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ERIC Number: ED567439
Record Type: Non-Journal
Publication Date: 2014
Pages: 109
Abstractor: As Provided
Reference Count: N/A
ISBN: 978-1-3038-0852-4
Correlation between Teachers' Perceptions of Students with Attention Deficit Hyperactivity Disorder and Use of Supportive Instructional Strategies
Clarke, Tonya
ProQuest LLC, Ph.D. Dissertation, Capella University
The purpose of this quantitative study was to determine if there is a relationship between teacher perception of students with Attention Deficit Hyperactivity Disorder (ADHD) and the number of regularly used ADHD appropriate classroom strategies. The population of interest was high school teachers in a Georgia school district. The study used surveys to collect data from a sample of high school teachers in selected high schools in a Georgia school district who had three or more years of teaching experience. Based on the correlation, the relationship between teacher perception and teacher use of ADHD appropriate strategies was small. However, the average scores for both perception and strategies were below a 60% proficiency level. This implied that, although the correlation between teacher's perceptions of the ADHD student and the teacher's use of ADHD appropriate strategies was weak, teachers generally have a low perception of students with ADHD and there is a low occurrence of ADHD appropriate strategies being used in the classrooms. Rooted in theories related to the Pygmalion effect and the self-fulfilling prophecy, the study provided insight to the type of professional development that will support at risk students. Educational researchers and instructional leaders should continue to monitor the use of appropriate strategies. They should also investigate how professional development focused on specific strategies for the ADHD student combined with a focus on improving teacher understanding of the difficulties faced by ADHD students may support academic achievement for the ADHD student and their cohorts. [The dissertation citations contained here are published with the permission of ProQuest LLC. Further reproduction is prohibited without permission. Copies of dissertations may be obtained by Telephone (800) 1-800-521-0600. Web page:]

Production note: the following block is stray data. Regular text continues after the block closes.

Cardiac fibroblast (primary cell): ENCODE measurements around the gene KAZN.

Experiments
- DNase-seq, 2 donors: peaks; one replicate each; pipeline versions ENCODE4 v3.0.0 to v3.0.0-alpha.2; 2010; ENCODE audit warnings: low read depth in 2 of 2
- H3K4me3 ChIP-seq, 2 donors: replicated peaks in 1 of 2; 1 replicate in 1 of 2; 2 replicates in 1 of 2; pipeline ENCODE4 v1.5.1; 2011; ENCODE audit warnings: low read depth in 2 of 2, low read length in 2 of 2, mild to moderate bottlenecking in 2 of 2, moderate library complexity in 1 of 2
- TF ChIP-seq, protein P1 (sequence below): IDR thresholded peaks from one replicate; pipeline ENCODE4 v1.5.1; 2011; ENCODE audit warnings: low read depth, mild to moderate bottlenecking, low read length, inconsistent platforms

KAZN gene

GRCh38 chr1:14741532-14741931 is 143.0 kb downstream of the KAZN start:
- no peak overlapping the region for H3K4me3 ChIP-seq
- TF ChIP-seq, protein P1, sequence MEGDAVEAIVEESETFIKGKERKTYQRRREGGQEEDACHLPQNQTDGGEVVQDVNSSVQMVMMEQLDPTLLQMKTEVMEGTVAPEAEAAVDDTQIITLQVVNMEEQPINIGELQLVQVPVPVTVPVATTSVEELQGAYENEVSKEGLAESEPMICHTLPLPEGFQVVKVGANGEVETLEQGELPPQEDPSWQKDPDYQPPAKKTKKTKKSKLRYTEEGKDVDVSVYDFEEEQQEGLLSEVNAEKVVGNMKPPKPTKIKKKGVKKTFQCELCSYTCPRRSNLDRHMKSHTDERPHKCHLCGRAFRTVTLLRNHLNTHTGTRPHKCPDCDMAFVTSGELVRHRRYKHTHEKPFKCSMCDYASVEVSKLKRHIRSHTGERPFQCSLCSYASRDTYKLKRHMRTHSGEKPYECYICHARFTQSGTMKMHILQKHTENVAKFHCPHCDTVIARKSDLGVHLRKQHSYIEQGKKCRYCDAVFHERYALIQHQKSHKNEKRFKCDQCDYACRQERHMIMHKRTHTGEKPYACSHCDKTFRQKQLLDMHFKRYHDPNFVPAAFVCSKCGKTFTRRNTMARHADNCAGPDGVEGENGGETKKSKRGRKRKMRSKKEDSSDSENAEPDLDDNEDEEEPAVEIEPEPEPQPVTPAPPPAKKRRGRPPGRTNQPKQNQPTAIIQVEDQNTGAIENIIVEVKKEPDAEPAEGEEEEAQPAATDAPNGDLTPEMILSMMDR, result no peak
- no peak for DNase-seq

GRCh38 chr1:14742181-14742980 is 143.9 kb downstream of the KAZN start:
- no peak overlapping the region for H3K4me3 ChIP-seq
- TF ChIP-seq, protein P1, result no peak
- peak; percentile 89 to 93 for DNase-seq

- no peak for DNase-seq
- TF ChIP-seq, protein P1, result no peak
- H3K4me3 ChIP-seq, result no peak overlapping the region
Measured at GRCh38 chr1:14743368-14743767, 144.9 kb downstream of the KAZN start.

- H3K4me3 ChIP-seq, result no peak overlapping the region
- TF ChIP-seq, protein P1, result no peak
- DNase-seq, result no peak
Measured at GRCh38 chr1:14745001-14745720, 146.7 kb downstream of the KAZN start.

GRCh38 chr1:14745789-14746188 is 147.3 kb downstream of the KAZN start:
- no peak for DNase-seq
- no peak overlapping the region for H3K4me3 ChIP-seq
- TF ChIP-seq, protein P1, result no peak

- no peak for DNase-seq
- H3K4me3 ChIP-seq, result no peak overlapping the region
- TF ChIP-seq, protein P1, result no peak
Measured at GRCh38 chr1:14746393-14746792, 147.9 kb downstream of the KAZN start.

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Publication Type: Dissertations/Theses - Doctoral Dissertations
Education Level: Secondary Education
Audience: N/A
Language: English
Sponsor: N/A
Authoring Institution: N/A
Identifiers - Location: Georgia